... Private respondent was given "up to August 30, 1996 to explain in writing why management should not impose the corresponding disciplinary action" per memorandum dated August 28, 1996. He never did. When meted the administrative penalty of dismissal, private respondent filed a motion for reconsideration with management. Thus, he was given all the opportunity to present his side but opted not to avail of it. The right to due process is not violated where a person is not heard because he or she has chosen not to give his or her side of the case - - if one has the right to speak chooses to be silent, he or she cannot complain of being unduly silenced.
Coming now to the substantive aspect of this case.  Did the appellate court err in sustaining the dismissal of petitioner's complaint against the company; thus effectively upholding the dismissal of petitioner from his job?

On this point, we are constrained to disagree with the appellate court.  We agree with the NLRC that petitioner's dismissal from employment was unjustified and illegal.

Petitioner's dismissal was based on his alleged violation of two company rules and regulations, namely: (1) acts of vandalism; and (2) use of company's time, materials, equipment and other assets for personal use/business. These acts were found by the Labor Arbiter to constitute serious misconduct or willful disobedience under paragraph (a) of Article 282 of the Labor Code.  The Labor Arbiter characterized Gutierrez' "undesirable or unreasonable behavior and unpleasant deportment with his fellow employees, all the more his supervisors," as within the scope of the analogous just causes for termination under paragraph (e) of the same article.[20]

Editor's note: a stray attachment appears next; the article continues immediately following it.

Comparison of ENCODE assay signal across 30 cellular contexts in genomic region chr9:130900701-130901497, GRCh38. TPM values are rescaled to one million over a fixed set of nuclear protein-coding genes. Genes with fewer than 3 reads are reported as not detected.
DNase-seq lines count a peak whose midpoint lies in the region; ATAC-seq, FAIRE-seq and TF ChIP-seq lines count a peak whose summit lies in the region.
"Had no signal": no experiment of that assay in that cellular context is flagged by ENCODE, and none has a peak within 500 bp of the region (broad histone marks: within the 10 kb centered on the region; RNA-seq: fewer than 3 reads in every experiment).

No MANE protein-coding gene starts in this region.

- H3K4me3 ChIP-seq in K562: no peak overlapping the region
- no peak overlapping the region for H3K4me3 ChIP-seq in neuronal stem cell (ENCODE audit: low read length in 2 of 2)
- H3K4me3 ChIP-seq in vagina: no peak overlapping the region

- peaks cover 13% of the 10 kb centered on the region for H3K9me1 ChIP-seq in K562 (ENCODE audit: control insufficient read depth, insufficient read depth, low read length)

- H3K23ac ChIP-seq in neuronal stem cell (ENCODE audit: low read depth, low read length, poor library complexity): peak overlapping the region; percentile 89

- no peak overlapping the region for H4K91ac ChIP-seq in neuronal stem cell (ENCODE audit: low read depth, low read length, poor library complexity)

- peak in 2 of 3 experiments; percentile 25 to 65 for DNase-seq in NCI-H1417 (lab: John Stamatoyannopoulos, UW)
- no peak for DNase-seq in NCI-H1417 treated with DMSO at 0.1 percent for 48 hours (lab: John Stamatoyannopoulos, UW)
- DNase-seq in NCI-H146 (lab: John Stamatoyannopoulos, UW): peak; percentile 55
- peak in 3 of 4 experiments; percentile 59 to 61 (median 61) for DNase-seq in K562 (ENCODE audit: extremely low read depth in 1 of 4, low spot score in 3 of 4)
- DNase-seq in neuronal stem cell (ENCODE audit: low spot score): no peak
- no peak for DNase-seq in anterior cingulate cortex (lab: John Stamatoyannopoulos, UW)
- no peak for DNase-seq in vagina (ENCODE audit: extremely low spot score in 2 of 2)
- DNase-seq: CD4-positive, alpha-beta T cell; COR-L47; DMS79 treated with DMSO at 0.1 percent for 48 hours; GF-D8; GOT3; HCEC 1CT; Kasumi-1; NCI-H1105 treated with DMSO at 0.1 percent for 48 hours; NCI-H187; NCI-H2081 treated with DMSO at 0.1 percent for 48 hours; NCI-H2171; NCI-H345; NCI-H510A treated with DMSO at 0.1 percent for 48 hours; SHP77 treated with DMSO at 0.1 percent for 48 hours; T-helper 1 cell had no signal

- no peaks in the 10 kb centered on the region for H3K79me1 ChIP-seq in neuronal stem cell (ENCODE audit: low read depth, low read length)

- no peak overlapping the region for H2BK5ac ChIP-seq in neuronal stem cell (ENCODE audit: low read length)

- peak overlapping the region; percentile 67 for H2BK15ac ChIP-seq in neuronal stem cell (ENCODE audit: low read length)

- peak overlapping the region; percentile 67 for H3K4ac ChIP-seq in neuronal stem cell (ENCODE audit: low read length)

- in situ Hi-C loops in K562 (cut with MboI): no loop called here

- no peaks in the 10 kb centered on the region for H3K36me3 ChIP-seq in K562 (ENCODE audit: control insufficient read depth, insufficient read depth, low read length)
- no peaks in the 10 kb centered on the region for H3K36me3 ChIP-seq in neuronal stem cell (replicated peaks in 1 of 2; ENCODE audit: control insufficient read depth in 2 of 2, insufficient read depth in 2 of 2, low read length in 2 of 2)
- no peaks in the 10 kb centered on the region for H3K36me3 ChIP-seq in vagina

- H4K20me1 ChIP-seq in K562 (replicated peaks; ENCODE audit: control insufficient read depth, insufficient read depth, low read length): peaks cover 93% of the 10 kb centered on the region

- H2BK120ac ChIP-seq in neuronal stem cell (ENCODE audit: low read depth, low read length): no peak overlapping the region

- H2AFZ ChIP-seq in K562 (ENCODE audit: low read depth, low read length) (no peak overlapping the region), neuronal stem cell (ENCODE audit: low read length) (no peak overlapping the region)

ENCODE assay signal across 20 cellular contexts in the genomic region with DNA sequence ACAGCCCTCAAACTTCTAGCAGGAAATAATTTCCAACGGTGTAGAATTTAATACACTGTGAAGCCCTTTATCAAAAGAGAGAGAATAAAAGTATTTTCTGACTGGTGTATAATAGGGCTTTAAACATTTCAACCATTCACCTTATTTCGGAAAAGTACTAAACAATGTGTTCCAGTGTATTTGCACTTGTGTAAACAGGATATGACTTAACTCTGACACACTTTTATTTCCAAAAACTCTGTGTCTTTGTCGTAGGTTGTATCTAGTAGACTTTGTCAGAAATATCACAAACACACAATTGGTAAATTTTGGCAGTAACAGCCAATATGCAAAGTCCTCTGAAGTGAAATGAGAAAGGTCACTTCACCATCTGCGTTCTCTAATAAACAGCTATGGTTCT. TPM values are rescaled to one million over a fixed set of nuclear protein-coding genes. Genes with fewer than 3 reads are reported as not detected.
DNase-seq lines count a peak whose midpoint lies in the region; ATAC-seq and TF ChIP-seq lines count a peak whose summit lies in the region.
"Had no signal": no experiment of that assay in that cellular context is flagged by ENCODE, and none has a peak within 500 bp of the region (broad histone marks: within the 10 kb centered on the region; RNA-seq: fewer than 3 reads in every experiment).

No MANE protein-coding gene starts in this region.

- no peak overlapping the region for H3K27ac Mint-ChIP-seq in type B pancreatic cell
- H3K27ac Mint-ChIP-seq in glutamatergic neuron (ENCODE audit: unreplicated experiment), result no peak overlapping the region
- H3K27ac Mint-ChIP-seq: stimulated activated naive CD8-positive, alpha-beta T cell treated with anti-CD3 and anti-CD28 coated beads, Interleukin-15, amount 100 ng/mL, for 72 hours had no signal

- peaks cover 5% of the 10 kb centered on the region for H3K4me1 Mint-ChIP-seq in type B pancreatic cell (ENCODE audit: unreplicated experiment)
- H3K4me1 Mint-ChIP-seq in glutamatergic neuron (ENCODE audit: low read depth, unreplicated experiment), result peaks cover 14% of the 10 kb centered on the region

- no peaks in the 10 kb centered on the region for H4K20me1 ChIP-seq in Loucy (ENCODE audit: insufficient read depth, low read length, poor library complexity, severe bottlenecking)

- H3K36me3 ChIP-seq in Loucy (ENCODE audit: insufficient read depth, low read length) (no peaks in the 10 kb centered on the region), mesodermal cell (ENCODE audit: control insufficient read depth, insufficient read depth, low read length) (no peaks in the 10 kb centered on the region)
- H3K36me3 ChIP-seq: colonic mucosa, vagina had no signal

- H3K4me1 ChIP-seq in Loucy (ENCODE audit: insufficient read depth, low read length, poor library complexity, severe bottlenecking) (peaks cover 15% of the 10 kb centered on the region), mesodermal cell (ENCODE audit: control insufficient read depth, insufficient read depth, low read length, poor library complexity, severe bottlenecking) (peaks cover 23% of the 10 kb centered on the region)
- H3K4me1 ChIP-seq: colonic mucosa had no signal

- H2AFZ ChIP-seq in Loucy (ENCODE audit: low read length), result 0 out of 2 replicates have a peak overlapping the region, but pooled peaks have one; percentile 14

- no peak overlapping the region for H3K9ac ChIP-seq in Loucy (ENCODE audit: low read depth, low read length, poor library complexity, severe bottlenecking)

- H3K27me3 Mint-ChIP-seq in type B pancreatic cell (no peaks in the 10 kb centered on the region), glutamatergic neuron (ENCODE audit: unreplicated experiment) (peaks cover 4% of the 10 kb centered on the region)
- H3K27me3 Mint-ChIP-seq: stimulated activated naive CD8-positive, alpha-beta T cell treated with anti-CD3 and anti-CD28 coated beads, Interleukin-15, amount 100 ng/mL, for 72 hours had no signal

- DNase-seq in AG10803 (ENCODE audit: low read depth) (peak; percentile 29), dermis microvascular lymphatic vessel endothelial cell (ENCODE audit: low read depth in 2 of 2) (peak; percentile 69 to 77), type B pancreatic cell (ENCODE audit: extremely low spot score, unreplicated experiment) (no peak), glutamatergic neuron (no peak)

Singer averred that petitioner's defiance of the reasonable rules and regulations being implemented by Singer was enough reason for his dismissal.[21] Singer emphasized that the two violations of company rules and regulations on the two consecutive days, were manifestations that petitioner was "challenging the authorities of Singer."[22]

In its impugned decision, however, the NLRC stated:
We agree with the complainant that the questioned poster contained an innocuous and harmless statement, which when translated in tagalog means "Bawal Umihi Dito" and that such posting cannot be interpreted as an act of vandalism.  The affidavit of Ms. Ilagan, in relation with such poster, is not sufficient to establish complainant's guilt of vandalism....[23]

x x x